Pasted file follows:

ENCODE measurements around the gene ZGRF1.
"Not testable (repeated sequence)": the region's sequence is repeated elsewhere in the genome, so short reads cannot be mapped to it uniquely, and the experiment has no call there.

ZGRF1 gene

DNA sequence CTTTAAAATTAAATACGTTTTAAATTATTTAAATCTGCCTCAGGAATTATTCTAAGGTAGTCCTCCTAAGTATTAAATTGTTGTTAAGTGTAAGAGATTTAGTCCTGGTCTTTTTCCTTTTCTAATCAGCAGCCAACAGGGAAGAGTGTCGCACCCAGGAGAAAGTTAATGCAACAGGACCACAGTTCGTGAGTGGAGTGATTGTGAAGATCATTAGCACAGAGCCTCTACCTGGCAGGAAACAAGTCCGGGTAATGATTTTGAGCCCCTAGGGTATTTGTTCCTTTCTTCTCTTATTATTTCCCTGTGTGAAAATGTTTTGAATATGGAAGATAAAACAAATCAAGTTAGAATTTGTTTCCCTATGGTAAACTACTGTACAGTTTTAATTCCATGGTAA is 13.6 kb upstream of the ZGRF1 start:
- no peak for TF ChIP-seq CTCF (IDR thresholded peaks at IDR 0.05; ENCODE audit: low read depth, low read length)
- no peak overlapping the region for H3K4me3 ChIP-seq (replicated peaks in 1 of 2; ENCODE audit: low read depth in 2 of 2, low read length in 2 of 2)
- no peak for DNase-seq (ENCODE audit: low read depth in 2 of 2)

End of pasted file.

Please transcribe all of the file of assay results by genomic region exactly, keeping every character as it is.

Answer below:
ENCODE measurements around the gene ZGRF1.
"Not testable (repeated sequence)": the region's sequence is repeated elsewhere in the genome, so short reads cannot be mapped to it uniquely, and the experiment has no call there.

ZGRF1 gene

DNA sequence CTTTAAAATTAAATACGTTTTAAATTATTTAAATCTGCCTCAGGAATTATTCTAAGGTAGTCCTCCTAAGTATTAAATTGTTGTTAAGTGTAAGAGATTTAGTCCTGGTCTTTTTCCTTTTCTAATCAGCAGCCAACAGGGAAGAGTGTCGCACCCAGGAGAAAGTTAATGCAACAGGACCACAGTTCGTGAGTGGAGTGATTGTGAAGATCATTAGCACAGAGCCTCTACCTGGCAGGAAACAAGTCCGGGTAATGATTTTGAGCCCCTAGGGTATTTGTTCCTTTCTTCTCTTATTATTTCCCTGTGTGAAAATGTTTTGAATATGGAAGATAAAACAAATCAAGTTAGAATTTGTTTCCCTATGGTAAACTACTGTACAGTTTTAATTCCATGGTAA is 13.6 kb upstream of the ZGRF1 start:
- no peak for TF ChIP-seq CTCF (IDR thresholded peaks at IDR 0.05; ENCODE audit: low read depth, low read length)
- no peak overlapping the region for H3K4me3 ChIP-seq (replicated peaks in 1 of 2; ENCODE audit: low read depth in 2 of 2, low read length in 2 of 2)
- no peak for DNase-seq (ENCODE audit: low read depth in 2 of 2)